At that time, the only people who came looking for me were the police. In Chengdu, you felt that you were so quickly abandoned and forgotten. It’s likely that that generation of people had totally forgotten. Then you began to remember. You remembered, remembered, remembered. You felt you had to write it all down. As for what the future held, it was hard to say. This book came many years after the poetry. If I hadn’t been presented with some very unlikely opportunities, if it hadn’t been translated into English by Huang Wenguang, I didn’t expect even those dark things I wrote to have any effect.
You just wanted to record them?
I just created this kind of style. I just recorded them, wrote them down. Also, during the writing process, I took note of how other political prisoners were writing and some of the books published by those in exile. I wondered, ‘Why are the books they’ve written so different from mine? How are they so sad and despairing?’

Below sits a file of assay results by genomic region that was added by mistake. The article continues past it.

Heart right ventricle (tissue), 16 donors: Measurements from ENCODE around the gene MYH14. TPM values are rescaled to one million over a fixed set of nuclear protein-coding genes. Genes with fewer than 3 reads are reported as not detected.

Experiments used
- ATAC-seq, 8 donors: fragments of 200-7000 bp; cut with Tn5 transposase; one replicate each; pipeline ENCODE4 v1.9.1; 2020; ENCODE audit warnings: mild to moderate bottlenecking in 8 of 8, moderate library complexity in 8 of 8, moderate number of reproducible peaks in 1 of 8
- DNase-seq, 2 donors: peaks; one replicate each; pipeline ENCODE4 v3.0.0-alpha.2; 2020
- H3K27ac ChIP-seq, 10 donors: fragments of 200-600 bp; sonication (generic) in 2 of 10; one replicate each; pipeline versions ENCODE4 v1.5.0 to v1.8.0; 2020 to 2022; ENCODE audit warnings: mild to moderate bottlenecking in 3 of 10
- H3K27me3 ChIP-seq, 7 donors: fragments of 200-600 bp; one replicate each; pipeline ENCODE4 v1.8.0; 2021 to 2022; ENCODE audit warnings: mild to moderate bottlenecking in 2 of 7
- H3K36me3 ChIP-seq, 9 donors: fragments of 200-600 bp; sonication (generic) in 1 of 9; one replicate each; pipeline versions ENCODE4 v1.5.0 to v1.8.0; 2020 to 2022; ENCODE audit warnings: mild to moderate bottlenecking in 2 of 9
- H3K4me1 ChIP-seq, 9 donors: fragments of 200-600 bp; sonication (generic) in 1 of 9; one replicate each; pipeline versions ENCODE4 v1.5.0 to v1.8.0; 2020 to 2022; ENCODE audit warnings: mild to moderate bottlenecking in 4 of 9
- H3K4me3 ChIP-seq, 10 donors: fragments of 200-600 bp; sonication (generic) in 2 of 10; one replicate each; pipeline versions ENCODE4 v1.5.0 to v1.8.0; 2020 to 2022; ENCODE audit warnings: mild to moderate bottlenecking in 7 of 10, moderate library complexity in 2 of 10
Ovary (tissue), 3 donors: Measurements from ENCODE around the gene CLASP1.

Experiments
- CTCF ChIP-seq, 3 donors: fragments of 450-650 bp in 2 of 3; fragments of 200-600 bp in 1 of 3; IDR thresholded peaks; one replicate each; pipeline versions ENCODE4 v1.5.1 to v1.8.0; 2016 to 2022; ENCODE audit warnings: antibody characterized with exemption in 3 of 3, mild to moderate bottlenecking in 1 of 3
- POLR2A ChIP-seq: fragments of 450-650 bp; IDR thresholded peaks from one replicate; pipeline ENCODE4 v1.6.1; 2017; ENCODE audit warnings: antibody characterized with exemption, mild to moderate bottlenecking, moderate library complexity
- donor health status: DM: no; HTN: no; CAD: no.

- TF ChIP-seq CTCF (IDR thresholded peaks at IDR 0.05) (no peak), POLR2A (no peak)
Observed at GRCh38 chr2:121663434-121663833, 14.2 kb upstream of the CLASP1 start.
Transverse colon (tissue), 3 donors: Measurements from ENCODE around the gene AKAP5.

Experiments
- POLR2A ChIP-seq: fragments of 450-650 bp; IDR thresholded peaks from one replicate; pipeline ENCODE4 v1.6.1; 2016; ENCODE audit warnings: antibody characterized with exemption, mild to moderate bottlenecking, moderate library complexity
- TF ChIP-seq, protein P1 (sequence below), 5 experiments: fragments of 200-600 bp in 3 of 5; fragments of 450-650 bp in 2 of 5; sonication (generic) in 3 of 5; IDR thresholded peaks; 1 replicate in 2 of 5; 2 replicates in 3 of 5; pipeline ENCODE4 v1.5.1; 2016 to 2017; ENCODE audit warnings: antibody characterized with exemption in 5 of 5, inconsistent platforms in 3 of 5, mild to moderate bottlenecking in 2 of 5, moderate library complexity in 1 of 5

It was a totally different way of going about it.
Right. A different format entirely for a novel. Later on, I became wary of this format because it was a fake, empty kind of thing. I’ve noticed that for many writers who have come out of China, like Ma Jian, their writing is very politicized. They have not hidden their dissatisfaction with China’s government at all.
Do you think that you, as a Chinese writer, must take a stance on China’s government? Or do you think, as someone who writes literature, you do not necessarily need to have anything to do with politics?